The Golden Generation of the Cote d’Ivoire finally came to the end of the road as they were usurped by Stephen Keshi’s plucky Super Eagles at the King Bafokeng Stadium. Nigeria took the lead against the lethargic Elephants through a wonderful Emmanuel Emenike strike, before Cheik Tiote equalised with a header just after the interval. In an engrossing second half, Sunday Mba wrote his name in Naija folklore by finishing a hopeful run with a deflected finish past Boubacar Barry.
For the first half of action it seemed like the Super Eagles had turned back the clock and rolled back the years. Gone was the timidity and the nervousness that had characterised their dull group encounters, the side looked bold and brave. In comparison, the Ivorians, so well-fancied before the tournament, looked laborious and lethargic – their casual approach matching the unprofessional nicknames on some of their shirts.
It felt like 1994 as the Super Eagles burst forward. Victor Moses, the nation’s saviour against Ethiopia, was once again influential – his tenacious running and ferocious speed constantly causing problems for the Ivorian defenders. Emmanuel Emenike was also looking to capture the form of the opening 45 minutes against Burkina Faso, although the striker fired over from near point-blank range in the first half.
With the interval approaching, Nigerian enterprise eventually paid off. Soon after Yaya Toure had been forced into a shoulder block to curtail Moses’s advance, the Super Eagles won a free kick 30 yards out. John Obi Mikel laid the ball off, and Emenike, with the weight of 19 years of anguish behind him, fired the ball over the wall into the goal. Perhaps Copa Barry in the Ivorian net should have done better, but few in Nigeria cared, as the finish sparking furious celebration among their massed ranks.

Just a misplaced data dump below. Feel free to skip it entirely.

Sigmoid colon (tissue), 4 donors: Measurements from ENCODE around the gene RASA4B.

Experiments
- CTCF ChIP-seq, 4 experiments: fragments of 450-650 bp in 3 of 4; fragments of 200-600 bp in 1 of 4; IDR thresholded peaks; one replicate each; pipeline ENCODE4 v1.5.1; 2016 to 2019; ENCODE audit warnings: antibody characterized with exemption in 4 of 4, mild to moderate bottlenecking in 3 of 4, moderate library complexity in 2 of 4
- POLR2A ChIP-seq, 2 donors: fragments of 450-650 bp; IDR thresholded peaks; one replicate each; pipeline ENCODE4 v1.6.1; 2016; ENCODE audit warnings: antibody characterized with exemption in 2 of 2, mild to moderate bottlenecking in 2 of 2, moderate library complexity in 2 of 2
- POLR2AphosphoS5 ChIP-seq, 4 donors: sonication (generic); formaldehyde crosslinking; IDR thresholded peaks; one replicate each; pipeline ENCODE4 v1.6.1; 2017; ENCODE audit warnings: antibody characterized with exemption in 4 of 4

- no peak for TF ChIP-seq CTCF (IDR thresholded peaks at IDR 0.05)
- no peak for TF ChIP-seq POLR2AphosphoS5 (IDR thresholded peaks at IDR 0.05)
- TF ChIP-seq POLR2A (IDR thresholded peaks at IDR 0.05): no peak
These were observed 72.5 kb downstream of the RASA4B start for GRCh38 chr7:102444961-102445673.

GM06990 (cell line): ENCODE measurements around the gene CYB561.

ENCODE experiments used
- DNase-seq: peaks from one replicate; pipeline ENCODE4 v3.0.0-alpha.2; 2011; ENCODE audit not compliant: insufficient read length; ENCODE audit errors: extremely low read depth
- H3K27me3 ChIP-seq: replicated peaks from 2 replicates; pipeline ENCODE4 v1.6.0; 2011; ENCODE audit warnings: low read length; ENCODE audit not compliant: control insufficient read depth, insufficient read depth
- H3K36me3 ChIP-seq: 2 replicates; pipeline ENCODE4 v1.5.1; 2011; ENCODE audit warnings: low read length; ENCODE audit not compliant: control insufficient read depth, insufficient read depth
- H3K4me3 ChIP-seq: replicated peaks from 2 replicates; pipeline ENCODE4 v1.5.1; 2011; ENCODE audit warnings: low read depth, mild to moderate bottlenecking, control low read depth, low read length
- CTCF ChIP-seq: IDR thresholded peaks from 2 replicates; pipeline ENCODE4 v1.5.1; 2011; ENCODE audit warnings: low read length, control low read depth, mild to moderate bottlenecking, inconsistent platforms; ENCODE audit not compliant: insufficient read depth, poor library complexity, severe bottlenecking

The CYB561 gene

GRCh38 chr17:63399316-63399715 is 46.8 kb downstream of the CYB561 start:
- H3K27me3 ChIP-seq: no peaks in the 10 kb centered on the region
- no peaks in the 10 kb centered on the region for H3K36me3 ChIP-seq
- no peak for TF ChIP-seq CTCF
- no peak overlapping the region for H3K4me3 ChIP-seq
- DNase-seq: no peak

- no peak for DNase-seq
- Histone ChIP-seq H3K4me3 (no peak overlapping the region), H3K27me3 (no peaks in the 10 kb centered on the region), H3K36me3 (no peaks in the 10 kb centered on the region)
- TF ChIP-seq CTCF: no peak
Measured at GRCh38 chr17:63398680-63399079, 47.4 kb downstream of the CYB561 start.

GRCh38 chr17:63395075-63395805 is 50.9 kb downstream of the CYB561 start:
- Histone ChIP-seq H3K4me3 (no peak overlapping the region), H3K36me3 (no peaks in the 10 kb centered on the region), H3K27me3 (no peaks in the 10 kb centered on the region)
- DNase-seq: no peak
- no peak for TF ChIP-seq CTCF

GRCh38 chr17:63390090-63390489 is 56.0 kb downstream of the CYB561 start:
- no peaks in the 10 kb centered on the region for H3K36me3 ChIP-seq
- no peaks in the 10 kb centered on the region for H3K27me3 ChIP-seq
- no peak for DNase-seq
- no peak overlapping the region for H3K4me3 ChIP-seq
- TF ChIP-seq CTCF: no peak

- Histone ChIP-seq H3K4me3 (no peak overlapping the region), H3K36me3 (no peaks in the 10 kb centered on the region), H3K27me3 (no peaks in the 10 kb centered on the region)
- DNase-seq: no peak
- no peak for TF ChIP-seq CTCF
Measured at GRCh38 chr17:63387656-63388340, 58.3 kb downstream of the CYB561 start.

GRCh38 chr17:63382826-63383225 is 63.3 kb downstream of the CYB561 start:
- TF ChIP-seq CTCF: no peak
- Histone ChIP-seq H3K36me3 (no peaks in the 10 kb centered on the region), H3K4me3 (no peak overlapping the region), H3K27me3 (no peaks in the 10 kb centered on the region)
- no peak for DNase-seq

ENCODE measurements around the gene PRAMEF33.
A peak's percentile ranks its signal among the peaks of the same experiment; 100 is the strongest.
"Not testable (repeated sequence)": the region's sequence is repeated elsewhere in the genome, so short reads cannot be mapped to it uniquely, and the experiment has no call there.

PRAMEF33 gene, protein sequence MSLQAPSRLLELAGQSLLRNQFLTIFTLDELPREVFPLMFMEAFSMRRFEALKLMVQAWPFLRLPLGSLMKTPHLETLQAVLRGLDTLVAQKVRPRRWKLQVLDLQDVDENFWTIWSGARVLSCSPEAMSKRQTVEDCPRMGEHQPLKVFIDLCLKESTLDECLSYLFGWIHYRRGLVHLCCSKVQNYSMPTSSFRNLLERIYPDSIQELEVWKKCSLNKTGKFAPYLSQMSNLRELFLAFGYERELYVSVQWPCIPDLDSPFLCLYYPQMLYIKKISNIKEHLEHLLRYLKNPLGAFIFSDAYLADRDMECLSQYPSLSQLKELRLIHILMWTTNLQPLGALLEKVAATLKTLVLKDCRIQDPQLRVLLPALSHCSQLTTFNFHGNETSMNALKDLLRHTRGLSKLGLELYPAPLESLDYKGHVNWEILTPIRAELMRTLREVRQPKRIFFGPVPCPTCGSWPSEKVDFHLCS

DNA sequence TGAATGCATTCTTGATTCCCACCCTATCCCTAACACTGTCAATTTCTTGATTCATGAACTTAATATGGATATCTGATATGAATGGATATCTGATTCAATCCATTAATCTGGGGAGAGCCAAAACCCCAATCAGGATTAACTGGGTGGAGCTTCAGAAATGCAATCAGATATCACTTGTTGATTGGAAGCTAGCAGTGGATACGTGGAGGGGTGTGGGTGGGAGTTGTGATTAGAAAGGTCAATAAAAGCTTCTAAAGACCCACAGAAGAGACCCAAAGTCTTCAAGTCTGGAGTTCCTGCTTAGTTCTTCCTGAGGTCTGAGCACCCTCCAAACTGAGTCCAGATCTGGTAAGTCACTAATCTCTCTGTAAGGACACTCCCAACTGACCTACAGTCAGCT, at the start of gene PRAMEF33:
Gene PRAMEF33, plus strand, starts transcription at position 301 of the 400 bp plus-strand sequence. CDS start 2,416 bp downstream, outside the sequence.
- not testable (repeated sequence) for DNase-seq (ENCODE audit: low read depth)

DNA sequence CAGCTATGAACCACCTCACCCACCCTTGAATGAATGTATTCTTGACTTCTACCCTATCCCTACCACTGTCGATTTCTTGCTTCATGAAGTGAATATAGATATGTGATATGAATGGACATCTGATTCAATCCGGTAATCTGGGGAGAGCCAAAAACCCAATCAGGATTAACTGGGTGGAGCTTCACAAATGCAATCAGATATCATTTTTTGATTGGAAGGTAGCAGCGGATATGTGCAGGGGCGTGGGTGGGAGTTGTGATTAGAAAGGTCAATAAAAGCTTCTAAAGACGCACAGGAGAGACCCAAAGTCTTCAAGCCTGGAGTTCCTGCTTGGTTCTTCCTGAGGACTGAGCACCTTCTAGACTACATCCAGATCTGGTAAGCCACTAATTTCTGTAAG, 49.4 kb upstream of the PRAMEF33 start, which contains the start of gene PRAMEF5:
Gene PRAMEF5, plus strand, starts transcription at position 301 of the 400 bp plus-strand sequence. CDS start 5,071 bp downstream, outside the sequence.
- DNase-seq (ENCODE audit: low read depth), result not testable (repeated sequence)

The euphoria of the first half was not to last into the second. Moments after Salomon Kalou had been cautioned for simulation in the Nigerian box, Didier Drogba was brought to ground by Efe Ambrose. It was the Super Eagles’ moment to look inert, and they were promptly punished as Cheick Tiote headed the ball past Enyeama. The keeper promptly remonstrated with his static defence, but the damage had been done.
The second half unrolled with both sides looking to attack, and creating a number of opportunities. Elderson went close with a blocked shot when Moses was perhaps better placed. The miss threatened to be costly, that was, until Sunday Mba decided to introduce himself into the game’s narrative. Running boldly at the Ivorian defence, the striker, included at the expense of the likes of Peter Odemwingie and Obafemi Martins, sent a deflected shot up and over Boubacar Barry.
It prompted ecstatic scenes in Rustenburg, as Stephen Keshi’s men played out a nervy final ten minutes as the Ivorians pushed. John Obi Mikel must get a mention for a terrific tackle on Traore, but the whole team will be heralded as heroes after a glorious victory and well-deserved progression. They now face Mali in the semi-final on Wednesday.